New York City

NYC’s Yemeni bodegas go on strike today to protest Trump’s travel ban

Rally at Brooklyn Borough Hall this evening

February 2, 2017 By Mary Frost Brooklyn Daily Eagle
A thousand Yemeni-owned bodegas will close at noon today in response to the Trump administration’s travel ban targeting Muslims. This sign will be hanging on their front doors. Courtesy of #MyYemeniNeighbor
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Better get your sandwich and coffee early today.

At noon, Yemeni business owners across all five New York City boroughs will close their roughly 1,000 neighborhood grocery stores and bodegas in response to the Trump administration’s travel ban targeting Muslims. The stores won’t reopen until 8 p.m., following a mass rally at Brooklyn Borough Hall.

Yemen is one of the seven countries named in Trump’s executive order, which bars Syrian refugees from entry indefinitely, suspends all refugee admissions for 120 days, and blocks citizens of Iran, Iraq, Libya, Somalia, Sudan, Syria and Yemen from entering the U.S. for 90 days — even those with valid visas from the U.S. government.


UPDATE: Huge crowd gathers early on steps of Borough Hall as rally begins


The shutdown represents “a public show of the vital role these grocers and their families play in New York’s economic and social fabric,” organizers said on their Facebook page.

Shops that are closed will have a red, white and blue sign hanging on their front doors explaining the circumstances.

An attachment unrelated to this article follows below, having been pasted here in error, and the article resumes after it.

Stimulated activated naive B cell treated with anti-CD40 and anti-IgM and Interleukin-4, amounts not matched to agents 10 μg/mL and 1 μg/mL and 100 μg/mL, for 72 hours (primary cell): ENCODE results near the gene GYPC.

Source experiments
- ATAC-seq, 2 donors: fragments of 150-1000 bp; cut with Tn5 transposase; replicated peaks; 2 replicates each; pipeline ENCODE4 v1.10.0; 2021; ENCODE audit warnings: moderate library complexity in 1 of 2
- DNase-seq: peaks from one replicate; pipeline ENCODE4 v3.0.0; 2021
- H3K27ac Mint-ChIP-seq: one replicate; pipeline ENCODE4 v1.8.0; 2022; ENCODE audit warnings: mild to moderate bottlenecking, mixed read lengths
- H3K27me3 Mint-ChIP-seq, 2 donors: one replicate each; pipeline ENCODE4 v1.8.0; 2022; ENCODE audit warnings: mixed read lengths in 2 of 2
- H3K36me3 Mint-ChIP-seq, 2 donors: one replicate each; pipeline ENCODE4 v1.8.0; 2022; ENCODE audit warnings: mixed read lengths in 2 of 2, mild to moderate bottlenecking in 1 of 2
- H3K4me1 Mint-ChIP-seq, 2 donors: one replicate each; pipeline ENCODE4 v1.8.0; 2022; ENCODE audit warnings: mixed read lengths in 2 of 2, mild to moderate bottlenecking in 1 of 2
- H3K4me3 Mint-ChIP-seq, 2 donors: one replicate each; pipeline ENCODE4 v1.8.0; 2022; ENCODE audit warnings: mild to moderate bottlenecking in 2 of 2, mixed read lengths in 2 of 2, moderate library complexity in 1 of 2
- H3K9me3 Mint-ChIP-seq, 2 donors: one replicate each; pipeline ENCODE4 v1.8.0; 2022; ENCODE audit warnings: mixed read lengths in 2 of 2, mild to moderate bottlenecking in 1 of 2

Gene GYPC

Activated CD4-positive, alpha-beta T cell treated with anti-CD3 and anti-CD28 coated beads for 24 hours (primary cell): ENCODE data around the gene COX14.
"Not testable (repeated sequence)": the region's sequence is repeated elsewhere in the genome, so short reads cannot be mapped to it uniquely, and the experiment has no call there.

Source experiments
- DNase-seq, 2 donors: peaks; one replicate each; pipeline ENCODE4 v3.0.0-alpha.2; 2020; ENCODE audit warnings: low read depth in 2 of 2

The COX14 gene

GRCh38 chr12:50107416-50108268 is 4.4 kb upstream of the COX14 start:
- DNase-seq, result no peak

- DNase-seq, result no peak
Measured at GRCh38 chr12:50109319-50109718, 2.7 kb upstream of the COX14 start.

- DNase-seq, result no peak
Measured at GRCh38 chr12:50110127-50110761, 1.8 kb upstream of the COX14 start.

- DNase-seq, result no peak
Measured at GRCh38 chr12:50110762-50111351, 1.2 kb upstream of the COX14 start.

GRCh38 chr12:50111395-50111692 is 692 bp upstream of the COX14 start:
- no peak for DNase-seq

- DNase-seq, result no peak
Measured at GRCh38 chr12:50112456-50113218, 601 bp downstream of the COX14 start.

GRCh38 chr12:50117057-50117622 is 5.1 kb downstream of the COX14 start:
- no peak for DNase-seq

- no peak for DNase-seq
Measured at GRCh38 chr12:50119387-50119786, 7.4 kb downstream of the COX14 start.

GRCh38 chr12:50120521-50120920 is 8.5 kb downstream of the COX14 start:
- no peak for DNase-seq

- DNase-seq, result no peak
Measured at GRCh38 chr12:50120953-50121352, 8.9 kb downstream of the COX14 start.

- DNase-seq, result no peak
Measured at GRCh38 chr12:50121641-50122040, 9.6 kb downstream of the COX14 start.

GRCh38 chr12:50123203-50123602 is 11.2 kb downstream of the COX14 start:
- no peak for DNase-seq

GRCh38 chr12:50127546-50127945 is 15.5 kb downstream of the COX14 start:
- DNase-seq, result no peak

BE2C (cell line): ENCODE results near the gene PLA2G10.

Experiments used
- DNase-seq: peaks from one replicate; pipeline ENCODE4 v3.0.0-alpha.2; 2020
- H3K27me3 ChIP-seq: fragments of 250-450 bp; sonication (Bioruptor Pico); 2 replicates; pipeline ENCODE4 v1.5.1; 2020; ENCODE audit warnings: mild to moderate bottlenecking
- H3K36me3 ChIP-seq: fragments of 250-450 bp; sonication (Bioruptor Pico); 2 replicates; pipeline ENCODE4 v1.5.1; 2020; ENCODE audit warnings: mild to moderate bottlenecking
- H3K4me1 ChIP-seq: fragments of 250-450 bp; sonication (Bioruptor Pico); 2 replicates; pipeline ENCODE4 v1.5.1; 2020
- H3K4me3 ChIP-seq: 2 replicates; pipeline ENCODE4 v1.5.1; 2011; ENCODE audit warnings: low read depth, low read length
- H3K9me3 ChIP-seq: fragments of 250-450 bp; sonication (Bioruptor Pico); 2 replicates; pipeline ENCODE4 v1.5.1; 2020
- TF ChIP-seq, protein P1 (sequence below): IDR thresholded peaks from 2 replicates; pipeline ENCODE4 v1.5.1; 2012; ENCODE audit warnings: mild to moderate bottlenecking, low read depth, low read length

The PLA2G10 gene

The bodega owners say that many of their families have been directly affected by the travel ban. While their shops are closed, they say, they will spend extra time with their families and loved ones.

Rally participants will begin gathering at 4:30 p.m. in Borough Hall plaza, at 209 Joralemon St. in Downtown Brooklyn. The program will begin with the Muslim call for prayer and a public sundown prayer for followers of the Muslim faith.

Following the prayer, several Yemeni merchants and their families will share personal stories of how their lives and families have been impacted by the ban, as well as stories read on behalf of families who are afraid to come forward.

Widad Hassan, one of the organizers, told BuzzFeed News the community began planning the action several days ago, when a couple of business owners were discussing the executive order.

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